• Androgenetic alopecia: Male and female pattern alopecia

  • Alopecia areata

  • Telogen effluvium




Androgenetic alopecia (AGA) in males is commonly called male pattern baldness and is the most common type of hair loss in men, affecting approximately 50% of Caucasian men by age 50.5–7 AGA is characterized by the progressive miniaturization of terminal hairs or shortening of the anagen phase and transition to “baby” vellus fibers on the scalp in a characteristic distribution frequently classified using the Hamilton–Norwood Scale (Figure 19-3A). AGA is considered to be an androgen-dependent trait and the mode of inheritance polygenic with variable penetrance. Balding usually starts in the late teens or early twenties. However, approximately 10% of males will bald in a pattern that resembles female AGA.

Figure 19-3.

Androgenetic alopecia in males and females. A: Hamilton–Norwood scale. Types I, III, V, and VI progressive patterns of male androgenetic alopecia (Modified from Olsen EA, Weiner MS, Delong ER, Pinnell SR. Topical minoxidil in early male pattern baldness. J Am Acad Dermatol. 1985;13(2):185–192). B: Ludwig Classification Scale for females (Reproduced with permission from Fitzpatrick’s Color Atlas & Synopsis of Clinical Dermatology. 6th ed. New York: McGraw-Hill; 2009. Figure 32-2).

Androgenetic alopecia in females is also commonly called female pattern baldness and can be classified using the Ludwig classification scale (Figure 19-3B). Classic AGA in women is also polygenic and androgen dependent with full expression usually by the mid-twenties. This pattern of alopecia may also occur in the perimenopausal and menopausal periods and may be a presenting feature of ovarian or adrenal gland abnormalities. A clinically useful classification system for women with pattern thinning is as follows:

  • Early onset

    • With androgen excess

    • Without androgen excess

  • Late onset

    • With androgen excess

    • Without androgen excess

Clinical Presentation


Patients usually report increased hair shedding and a noticeable decrease in hair density following one of the patterns described previously.

Physical Examination

Males may present with balding initially in the bitemporal regions, followed by the vertex region and when extensive, the two areas are no longer separated as demonstrated in Type VI Hamilton balding (Figure 19-3A). Males may also bald with the thinning process occurring from the anterior scalp to the vertex. Females present with thinning in the frontal scalp region accompanied by an increase in the part width and retention of the frontal hairline. Some patients will also exhibit a “Christmas tree” pattern in the anterior scalp region.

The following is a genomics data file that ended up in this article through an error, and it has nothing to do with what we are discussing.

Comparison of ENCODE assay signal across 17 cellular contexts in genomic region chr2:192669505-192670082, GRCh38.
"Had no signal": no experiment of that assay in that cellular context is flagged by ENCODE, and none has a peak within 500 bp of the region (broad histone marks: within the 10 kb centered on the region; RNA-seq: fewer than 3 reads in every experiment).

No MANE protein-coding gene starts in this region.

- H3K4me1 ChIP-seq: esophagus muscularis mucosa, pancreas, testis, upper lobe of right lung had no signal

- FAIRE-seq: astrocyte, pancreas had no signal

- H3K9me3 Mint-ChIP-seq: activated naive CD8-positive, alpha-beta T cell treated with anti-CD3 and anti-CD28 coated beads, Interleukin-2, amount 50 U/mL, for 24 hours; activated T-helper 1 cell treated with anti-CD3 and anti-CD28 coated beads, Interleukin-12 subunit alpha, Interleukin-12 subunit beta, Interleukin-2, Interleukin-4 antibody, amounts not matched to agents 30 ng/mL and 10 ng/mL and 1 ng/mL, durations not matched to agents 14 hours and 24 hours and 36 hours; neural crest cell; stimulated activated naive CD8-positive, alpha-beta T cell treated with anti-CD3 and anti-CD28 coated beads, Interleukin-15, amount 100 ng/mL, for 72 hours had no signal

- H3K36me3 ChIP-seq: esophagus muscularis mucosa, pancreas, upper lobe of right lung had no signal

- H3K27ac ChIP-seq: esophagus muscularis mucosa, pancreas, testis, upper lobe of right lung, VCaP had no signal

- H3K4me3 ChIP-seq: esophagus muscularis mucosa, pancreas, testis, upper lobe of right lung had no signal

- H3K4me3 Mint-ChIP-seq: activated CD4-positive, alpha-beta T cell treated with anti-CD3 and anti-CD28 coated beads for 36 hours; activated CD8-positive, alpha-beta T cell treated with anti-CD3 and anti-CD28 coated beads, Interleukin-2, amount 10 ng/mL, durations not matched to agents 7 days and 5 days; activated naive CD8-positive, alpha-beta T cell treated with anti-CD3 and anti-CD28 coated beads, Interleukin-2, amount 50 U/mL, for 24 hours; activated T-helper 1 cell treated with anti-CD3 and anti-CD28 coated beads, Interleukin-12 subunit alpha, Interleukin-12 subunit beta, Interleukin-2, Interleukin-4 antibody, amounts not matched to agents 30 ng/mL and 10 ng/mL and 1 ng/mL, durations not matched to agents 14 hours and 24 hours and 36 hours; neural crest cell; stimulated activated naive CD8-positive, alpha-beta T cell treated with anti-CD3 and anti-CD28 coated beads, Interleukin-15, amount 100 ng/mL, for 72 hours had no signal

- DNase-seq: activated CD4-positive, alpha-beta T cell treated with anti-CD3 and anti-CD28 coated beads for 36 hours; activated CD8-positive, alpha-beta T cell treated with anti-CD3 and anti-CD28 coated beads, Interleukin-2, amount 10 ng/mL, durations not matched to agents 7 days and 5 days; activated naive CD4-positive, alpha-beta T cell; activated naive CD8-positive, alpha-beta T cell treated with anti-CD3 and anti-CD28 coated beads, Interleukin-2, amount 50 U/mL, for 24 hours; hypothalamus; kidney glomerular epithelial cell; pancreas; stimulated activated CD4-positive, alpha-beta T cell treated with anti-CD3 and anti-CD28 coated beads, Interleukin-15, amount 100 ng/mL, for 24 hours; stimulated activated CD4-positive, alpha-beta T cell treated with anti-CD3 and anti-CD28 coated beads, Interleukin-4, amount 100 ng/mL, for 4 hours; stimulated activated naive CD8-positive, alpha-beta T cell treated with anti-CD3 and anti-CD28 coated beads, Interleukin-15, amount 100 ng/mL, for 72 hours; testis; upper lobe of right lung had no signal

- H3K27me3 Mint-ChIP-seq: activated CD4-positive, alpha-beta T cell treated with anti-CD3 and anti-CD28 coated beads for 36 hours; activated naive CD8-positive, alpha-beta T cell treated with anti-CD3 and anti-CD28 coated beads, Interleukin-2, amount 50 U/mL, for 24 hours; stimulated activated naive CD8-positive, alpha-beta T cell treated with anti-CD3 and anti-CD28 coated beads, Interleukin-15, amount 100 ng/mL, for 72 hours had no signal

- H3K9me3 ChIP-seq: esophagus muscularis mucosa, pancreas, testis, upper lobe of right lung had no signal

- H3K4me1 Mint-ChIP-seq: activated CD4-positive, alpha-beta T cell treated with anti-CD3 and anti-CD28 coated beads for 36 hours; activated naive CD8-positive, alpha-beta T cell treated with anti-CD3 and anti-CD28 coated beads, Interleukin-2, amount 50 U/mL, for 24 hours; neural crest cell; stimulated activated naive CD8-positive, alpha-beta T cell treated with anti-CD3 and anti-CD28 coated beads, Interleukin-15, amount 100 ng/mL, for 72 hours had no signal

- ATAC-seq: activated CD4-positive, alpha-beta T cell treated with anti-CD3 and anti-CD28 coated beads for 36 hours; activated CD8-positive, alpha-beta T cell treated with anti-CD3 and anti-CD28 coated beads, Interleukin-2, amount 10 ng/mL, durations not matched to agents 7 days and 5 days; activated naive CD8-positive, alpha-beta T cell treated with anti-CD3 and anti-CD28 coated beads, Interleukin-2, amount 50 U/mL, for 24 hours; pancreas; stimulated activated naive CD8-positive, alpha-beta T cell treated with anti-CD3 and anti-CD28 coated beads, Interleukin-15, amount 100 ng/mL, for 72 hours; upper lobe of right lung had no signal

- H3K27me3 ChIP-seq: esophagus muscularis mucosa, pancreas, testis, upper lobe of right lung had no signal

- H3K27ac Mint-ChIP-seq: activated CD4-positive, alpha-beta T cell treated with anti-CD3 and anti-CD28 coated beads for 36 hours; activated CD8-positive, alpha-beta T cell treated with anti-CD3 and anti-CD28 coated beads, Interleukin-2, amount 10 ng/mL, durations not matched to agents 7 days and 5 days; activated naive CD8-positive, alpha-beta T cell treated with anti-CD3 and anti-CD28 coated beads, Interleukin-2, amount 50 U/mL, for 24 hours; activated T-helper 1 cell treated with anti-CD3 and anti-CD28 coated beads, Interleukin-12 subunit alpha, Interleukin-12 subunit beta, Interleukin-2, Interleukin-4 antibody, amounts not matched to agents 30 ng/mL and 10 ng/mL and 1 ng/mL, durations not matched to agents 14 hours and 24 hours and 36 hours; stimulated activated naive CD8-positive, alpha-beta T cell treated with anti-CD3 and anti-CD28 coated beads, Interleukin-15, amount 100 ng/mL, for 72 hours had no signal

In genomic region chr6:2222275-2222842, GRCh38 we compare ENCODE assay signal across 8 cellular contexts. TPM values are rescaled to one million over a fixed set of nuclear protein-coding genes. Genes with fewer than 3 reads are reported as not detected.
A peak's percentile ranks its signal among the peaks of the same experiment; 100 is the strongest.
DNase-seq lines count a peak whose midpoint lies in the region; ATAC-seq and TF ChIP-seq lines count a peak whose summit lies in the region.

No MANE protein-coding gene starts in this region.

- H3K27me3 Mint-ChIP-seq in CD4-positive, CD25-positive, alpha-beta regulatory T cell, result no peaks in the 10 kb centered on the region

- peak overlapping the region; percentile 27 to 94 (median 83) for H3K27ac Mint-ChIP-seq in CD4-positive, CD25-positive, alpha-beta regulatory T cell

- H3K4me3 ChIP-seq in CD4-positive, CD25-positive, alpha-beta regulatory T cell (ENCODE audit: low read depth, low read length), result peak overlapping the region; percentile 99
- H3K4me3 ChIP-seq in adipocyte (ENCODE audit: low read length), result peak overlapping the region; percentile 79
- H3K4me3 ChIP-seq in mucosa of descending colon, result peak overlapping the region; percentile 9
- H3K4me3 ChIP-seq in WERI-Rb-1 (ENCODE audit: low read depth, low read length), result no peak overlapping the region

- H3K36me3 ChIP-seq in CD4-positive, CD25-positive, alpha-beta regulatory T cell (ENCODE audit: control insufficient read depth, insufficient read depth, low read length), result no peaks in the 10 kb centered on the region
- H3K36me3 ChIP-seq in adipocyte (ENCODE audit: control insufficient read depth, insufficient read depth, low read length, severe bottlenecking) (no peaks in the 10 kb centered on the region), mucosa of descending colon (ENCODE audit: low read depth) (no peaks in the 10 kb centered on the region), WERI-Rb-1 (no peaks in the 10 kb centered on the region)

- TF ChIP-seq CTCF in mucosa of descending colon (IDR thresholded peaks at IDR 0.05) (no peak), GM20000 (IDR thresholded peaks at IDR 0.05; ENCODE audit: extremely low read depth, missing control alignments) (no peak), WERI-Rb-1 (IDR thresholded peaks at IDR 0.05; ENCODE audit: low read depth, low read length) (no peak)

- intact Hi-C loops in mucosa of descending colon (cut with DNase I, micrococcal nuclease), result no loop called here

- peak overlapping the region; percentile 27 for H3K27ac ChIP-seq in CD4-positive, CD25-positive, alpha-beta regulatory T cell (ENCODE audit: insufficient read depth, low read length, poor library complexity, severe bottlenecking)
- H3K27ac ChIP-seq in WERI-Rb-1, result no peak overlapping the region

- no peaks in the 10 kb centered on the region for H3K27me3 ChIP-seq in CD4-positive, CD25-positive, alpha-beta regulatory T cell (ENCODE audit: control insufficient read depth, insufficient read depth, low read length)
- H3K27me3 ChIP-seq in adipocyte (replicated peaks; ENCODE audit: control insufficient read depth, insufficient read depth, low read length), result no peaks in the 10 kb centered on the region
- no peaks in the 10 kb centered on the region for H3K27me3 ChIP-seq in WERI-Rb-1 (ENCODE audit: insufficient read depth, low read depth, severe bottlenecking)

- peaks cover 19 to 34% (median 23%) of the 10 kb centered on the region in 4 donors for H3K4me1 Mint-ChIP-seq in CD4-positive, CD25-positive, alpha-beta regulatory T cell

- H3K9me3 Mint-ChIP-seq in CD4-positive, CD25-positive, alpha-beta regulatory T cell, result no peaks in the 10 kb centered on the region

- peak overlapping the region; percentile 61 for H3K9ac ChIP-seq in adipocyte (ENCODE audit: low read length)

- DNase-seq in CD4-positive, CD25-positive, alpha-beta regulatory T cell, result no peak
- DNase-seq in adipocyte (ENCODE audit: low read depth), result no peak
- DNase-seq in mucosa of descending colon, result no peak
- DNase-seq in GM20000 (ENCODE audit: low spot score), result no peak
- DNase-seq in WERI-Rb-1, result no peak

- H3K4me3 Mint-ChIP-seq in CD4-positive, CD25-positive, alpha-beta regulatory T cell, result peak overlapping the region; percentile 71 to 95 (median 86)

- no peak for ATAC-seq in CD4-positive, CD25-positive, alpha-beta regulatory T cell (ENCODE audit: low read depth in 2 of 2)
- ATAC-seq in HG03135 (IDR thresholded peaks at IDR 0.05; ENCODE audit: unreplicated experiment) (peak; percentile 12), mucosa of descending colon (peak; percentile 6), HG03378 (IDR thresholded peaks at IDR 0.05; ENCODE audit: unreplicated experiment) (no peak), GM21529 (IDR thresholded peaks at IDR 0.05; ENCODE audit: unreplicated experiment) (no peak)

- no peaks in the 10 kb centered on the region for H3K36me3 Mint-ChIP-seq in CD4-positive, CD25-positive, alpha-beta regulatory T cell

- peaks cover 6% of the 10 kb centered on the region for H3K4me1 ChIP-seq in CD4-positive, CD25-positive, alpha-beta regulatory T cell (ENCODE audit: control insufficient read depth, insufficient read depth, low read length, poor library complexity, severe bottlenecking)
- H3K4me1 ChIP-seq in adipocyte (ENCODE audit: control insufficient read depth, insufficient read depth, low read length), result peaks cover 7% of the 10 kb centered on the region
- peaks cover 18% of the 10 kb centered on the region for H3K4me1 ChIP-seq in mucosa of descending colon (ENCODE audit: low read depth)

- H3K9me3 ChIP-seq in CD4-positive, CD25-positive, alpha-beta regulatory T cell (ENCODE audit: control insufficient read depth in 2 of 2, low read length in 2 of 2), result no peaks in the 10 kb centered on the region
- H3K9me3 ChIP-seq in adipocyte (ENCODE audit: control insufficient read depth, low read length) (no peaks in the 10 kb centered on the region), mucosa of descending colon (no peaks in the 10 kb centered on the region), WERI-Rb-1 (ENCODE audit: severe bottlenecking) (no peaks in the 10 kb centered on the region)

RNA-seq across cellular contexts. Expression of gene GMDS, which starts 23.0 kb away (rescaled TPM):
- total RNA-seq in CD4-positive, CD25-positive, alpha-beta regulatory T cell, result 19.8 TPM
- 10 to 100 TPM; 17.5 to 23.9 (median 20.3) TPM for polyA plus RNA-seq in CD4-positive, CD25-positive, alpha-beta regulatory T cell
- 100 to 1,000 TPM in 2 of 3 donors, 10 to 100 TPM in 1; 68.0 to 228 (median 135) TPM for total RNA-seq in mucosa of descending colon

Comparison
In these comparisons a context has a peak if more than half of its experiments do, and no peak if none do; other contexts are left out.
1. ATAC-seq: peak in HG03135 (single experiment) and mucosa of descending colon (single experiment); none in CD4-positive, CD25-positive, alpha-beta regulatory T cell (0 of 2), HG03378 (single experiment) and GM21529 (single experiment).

The Hamilton Norwood or Ludwig classification systems can be used to document the extent of the pattern alopecia, respectively (Figure 19-4A and B). The physical examination should focus on the areas noted in Table 19-2.

Figure 19-4.

A: Male androgenetic alopecia. The patient demonstrates Hamilton Type IV balding with prominent thinning in the vertex region. B: Female androgenetic alopecia. The patient demonstrates retention of the frontal scalp hairline and pattern thinning centrally.



Laboratory Findings

Usually no laboratory studies are required in the evaluation and management of male AGA. Women who present with pattern alopecia should be evaluated for associated medical conditions or nutritional deficiencies. A summary of recommended laboratory tests is presented in Table 19-3.

Table 19-3.

Basic laboratory evaluation of the patient presenting with a hair disorder and the chief complaint of “hair loss.”

Diagnosis and Differential Diagnosis

The diagnosis of male AGA is usually straightforward. The diagnosis of female AGA /female pattern alopecia may be slightly more complicated as pattern thinning is common in women with metabolic or nutritional disorders.

The differential diagnosis includes diffuse alopecia areata and telogen effluvium both of which will be discussed next. A scalp biopsy may be needed if there is difficulty making a diagnosis.


Medical, surgical, cosmetic, and device treatments can be used to treat AGA. Medical treatments for male AGA include 5% topical minoxidil (Rogaine) in a foam or solution and finasteride (Propecia), an oral inhibitor of dihydrotestosterone (DHT) production. One ml of topical minoxidil should be applied twice daily to the affected area. Clinical response can vary with some men attaining significant hair regrowth while others experience only a reduction in hair loss. Treatment needs to be continued to maintain the result.

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Jan 15, 2019 | Posted by in Dermatology | Comments Off on Hair Disorders